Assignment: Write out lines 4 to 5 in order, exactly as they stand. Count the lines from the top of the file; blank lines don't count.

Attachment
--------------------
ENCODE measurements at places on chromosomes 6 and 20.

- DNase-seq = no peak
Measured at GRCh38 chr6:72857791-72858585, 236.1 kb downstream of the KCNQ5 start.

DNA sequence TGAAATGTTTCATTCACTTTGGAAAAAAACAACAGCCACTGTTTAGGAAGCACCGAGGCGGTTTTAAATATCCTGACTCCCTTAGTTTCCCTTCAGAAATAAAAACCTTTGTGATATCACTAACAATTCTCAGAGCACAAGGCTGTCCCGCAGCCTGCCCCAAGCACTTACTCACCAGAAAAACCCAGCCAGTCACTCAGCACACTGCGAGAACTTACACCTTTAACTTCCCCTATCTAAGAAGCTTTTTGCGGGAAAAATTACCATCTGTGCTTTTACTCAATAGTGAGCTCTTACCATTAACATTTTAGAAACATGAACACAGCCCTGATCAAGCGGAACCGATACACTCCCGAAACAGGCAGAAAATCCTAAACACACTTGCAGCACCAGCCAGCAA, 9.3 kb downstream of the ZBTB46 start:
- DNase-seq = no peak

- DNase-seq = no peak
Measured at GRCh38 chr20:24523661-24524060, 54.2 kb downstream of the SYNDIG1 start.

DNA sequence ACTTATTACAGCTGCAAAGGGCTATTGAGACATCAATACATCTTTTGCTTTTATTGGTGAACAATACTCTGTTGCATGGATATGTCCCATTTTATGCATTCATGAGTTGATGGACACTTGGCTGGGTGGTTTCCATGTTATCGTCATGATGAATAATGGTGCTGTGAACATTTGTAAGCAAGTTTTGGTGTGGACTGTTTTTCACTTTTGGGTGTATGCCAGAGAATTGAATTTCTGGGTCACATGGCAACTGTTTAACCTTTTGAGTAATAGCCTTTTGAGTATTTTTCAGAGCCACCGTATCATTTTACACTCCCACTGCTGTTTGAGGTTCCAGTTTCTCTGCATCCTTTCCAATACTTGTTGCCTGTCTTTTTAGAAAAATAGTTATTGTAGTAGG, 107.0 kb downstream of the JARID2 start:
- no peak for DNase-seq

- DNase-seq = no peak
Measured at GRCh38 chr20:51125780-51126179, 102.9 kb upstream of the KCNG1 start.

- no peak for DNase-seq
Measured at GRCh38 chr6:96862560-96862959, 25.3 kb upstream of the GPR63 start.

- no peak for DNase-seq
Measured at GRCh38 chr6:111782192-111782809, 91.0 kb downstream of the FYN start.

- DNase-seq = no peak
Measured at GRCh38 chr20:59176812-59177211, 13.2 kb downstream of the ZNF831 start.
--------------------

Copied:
DNA sequence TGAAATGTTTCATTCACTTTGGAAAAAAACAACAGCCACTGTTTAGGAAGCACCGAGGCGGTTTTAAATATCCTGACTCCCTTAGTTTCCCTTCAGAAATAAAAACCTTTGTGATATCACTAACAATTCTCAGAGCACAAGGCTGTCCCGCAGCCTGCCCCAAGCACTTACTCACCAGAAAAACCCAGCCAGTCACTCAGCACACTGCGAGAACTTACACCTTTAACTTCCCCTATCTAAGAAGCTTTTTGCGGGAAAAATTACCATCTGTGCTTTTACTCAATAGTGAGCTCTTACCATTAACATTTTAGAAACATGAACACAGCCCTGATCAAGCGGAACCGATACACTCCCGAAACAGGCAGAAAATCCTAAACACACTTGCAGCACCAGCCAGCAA, 9.3 kb downstream of the ZBTB46 start:
- DNase-seq = no peak